Before the advent of ‘drop me a pin’ with google maps faithfully taking over – in 400m turn left, take the third exit, you have reached your destination – many a laugh has been had at the expense of the African, or is it women, on how directions are given.
Without the benefit of street labelling, to find your way you would latch onto someone who looked trustworthy and likely to know the area well and asked for directions to, say, Maina’s place. They might ask, which Maina? The one who was recently bereaved or the teacher? After clarifying they will go on – continue down this road, further on is a turn to the left, don’t take that one, continue until you cross the second river and you will find a huge tree, turn towards irathīro, the direction of sunrise and you will see a maize farm, on the southern side is a small gate and that’s your destination. They will then wave you off with a cheery and predictable sendoff … huwezi potea…ndūngīūra…you can’t lose your way! From experience, that statement is the surest sign that you will miss your turnoff, go round and round in circles, and possibly approach another three people for guidance before you stumble into your destination.
When you arrive you will incredulously wonder – you mean that tree? This is a shrub, I thought it would be bigger. The description of the landmarks and signs depends on your guide’s powers of observation and their sense for detail. When you ask, what kind of a tree, it’s not unusual to receive a dubious response like, not too small but also not too big…medium…yes, medium. Sometimes the guides confer with one another…why not direct him to the road that goes towards ithūīro, sunset? The southern route sometimes gets flooded, and it’s a bit hidden, let him go uphill, that one is easier to follow. And on and on it goes with the different directions, some conflicting, being offered by this well-intentioned folk.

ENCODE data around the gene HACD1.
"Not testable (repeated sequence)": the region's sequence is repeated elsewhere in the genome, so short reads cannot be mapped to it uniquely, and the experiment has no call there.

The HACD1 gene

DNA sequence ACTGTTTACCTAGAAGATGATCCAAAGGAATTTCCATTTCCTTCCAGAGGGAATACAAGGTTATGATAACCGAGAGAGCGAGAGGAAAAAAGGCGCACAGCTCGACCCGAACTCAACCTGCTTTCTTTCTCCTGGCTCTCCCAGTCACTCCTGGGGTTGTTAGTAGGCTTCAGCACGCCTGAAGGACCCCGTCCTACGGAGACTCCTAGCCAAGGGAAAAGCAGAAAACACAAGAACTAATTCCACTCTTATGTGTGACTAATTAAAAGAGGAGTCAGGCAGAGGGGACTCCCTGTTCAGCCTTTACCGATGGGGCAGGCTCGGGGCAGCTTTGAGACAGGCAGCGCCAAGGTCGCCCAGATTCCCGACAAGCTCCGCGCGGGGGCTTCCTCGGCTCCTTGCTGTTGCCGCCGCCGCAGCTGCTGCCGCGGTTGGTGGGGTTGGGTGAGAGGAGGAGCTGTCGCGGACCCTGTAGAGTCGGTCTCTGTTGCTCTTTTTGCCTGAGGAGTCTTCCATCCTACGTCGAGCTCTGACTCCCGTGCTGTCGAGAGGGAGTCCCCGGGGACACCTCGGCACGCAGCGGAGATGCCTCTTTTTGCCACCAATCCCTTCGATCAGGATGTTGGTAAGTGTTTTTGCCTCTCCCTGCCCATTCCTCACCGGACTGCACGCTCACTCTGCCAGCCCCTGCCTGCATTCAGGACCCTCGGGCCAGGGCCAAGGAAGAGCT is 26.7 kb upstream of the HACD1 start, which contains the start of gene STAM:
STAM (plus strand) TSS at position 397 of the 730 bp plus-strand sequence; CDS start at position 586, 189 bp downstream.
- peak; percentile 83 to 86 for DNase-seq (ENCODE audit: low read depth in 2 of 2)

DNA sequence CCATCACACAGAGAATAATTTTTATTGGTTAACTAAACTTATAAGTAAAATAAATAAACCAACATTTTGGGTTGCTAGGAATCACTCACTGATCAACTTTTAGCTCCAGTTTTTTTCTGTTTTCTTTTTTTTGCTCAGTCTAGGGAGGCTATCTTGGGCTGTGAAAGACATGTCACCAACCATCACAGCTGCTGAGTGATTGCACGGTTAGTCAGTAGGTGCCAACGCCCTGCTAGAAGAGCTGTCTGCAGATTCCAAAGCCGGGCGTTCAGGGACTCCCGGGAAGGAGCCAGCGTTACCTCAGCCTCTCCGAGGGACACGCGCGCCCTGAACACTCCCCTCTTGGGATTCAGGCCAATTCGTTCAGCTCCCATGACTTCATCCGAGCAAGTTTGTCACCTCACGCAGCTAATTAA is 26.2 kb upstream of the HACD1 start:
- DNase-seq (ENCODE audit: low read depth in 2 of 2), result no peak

Now the shepherds, key characters on the nativity scene brought to the fore of our minds this season, did not seem to have any problem finding their destination. After the initial shock of receiving unexpected celestial visitors, they set off hurriedly to catch a glimpse of the action announced to them. The directions they had, though brief, seemed to be just enough.
This will be a sign to you: You will find a baby wrapped in cloths and lying in a manger. And sure enough, they found Mary and Joseph, and the baby, who was lying in the manger.
With the popularity of the GPS and ‘drop me a pin’, finding our literal way has become much easier. Finding our way figuratively, however, seems not as easy. Despite the abundance of gadgets, maps, apps, books and advisors we still find ourselves seemingly going round in circles when it comes to the timeless questions of life: where did I come from, why am I here and what happens to me when I die? Some of the guidance we receive seems mixed up, conflicting or determined to send us on a wild goose chase as we try to find our bearings in life.
Maybe the answer is in orienting ourselves, as the shepherds did, towards the baby, wrapped in cloths and lying in the manger. The fisherman-poet John would later write of this baby, the word or logos, the integrating principle behind the universe, had become flesh and dwelt among us. In him was life, and the life was the Light of men. This was the true Light which, coming into the world, enlightens every man.
Even a good GPS will sometimes throw us off, we can miss a turn and head in the wrong direction. How encouraging then to have the once-upon-a-time-baby-in-the-manger unequivocally declare – If you follow me, you won’t have to walk in darkness, because you will have the light that leads to life.
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